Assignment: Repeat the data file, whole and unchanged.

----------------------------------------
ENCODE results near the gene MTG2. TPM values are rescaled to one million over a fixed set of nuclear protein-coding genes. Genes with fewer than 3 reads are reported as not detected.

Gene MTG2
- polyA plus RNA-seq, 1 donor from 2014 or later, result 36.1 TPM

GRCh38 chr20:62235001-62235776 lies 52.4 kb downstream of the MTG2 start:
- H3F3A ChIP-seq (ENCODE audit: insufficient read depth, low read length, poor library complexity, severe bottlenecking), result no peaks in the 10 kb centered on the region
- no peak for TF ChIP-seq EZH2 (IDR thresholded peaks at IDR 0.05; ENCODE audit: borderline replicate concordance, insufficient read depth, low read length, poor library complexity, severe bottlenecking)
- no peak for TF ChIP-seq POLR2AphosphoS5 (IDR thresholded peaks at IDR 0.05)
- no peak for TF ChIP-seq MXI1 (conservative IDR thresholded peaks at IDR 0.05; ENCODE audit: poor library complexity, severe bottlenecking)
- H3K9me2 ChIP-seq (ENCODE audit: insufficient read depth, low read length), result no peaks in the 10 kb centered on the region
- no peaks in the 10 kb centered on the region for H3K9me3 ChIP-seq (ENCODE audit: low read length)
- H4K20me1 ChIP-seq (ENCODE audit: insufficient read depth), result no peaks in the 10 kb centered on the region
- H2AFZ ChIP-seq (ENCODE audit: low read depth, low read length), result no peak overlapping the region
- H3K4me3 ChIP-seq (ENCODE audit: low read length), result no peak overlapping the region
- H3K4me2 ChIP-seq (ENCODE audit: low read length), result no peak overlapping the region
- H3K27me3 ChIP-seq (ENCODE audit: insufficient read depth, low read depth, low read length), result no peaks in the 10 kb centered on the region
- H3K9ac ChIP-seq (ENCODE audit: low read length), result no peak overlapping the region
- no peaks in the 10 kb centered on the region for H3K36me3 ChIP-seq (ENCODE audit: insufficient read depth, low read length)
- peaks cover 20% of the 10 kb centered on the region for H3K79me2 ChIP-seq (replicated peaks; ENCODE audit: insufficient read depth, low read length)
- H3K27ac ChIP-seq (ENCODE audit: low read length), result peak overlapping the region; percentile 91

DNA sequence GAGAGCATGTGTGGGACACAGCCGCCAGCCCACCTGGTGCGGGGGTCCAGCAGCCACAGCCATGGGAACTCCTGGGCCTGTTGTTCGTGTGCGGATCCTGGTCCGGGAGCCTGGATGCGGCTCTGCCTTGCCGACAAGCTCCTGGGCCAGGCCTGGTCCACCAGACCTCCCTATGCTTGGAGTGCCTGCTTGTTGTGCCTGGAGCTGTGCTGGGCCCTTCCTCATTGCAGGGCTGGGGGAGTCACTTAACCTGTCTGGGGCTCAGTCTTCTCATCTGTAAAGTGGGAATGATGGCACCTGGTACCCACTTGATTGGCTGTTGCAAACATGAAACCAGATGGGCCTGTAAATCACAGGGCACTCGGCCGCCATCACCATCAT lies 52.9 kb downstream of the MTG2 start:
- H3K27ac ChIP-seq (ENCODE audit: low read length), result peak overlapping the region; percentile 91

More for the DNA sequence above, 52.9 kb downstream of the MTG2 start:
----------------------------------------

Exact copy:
ENCODE results near the gene MTG2. TPM values are rescaled to one million over a fixed set of nuclear protein-coding genes. Genes with fewer than 3 reads are reported as not detected.

Gene MTG2
- polyA plus RNA-seq, 1 donor from 2014 or later, result 36.1 TPM

GRCh38 chr20:62235001-62235776 lies 52.4 kb downstream of the MTG2 start:
- H3F3A ChIP-seq (ENCODE audit: insufficient read depth, low read length, poor library complexity, severe bottlenecking), result no peaks in the 10 kb centered on the region
- no peak for TF ChIP-seq EZH2 (IDR thresholded peaks at IDR 0.05; ENCODE audit: borderline replicate concordance, insufficient read depth, low read length, poor library complexity, severe bottlenecking)
- no peak for TF ChIP-seq POLR2AphosphoS5 (IDR thresholded peaks at IDR 0.05)
- no peak for TF ChIP-seq MXI1 (conservative IDR thresholded peaks at IDR 0.05; ENCODE audit: poor library complexity, severe bottlenecking)
- H3K9me2 ChIP-seq (ENCODE audit: insufficient read depth, low read length), result no peaks in the 10 kb centered on the region
- no peaks in the 10 kb centered on the region for H3K9me3 ChIP-seq (ENCODE audit: low read length)
- H4K20me1 ChIP-seq (ENCODE audit: insufficient read depth), result no peaks in the 10 kb centered on the region
- H2AFZ ChIP-seq (ENCODE audit: low read depth, low read length), result no peak overlapping the region
- H3K4me3 ChIP-seq (ENCODE audit: low read length), result no peak overlapping the region
- H3K4me2 ChIP-seq (ENCODE audit: low read length), result no peak overlapping the region
- H3K27me3 ChIP-seq (ENCODE audit: insufficient read depth, low read depth, low read length), result no peaks in the 10 kb centered on the region
- H3K9ac ChIP-seq (ENCODE audit: low read length), result no peak overlapping the region
- no peaks in the 10 kb centered on the region for H3K36me3 ChIP-seq (ENCODE audit: insufficient read depth, low read length)
- peaks cover 20% of the 10 kb centered on the region for H3K79me2 ChIP-seq (replicated peaks; ENCODE audit: insufficient read depth, low read length)
- H3K27ac ChIP-seq (ENCODE audit: low read length), result peak overlapping the region; percentile 91

DNA sequence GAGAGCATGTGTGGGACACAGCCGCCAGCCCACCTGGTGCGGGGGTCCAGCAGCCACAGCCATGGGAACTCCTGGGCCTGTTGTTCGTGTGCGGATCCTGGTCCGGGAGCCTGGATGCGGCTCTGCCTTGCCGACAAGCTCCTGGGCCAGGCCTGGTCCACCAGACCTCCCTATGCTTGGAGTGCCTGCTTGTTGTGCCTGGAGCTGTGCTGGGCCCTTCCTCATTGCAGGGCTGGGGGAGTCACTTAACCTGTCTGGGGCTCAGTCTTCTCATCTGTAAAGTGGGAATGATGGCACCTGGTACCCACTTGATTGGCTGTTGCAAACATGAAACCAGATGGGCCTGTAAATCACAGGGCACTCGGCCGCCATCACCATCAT lies 52.9 kb downstream of the MTG2 start:
- H3K27ac ChIP-seq (ENCODE audit: low read length), result peak overlapping the region; percentile 91

More for the DNA sequence above, 52.9 kb downstream of the MTG2 start: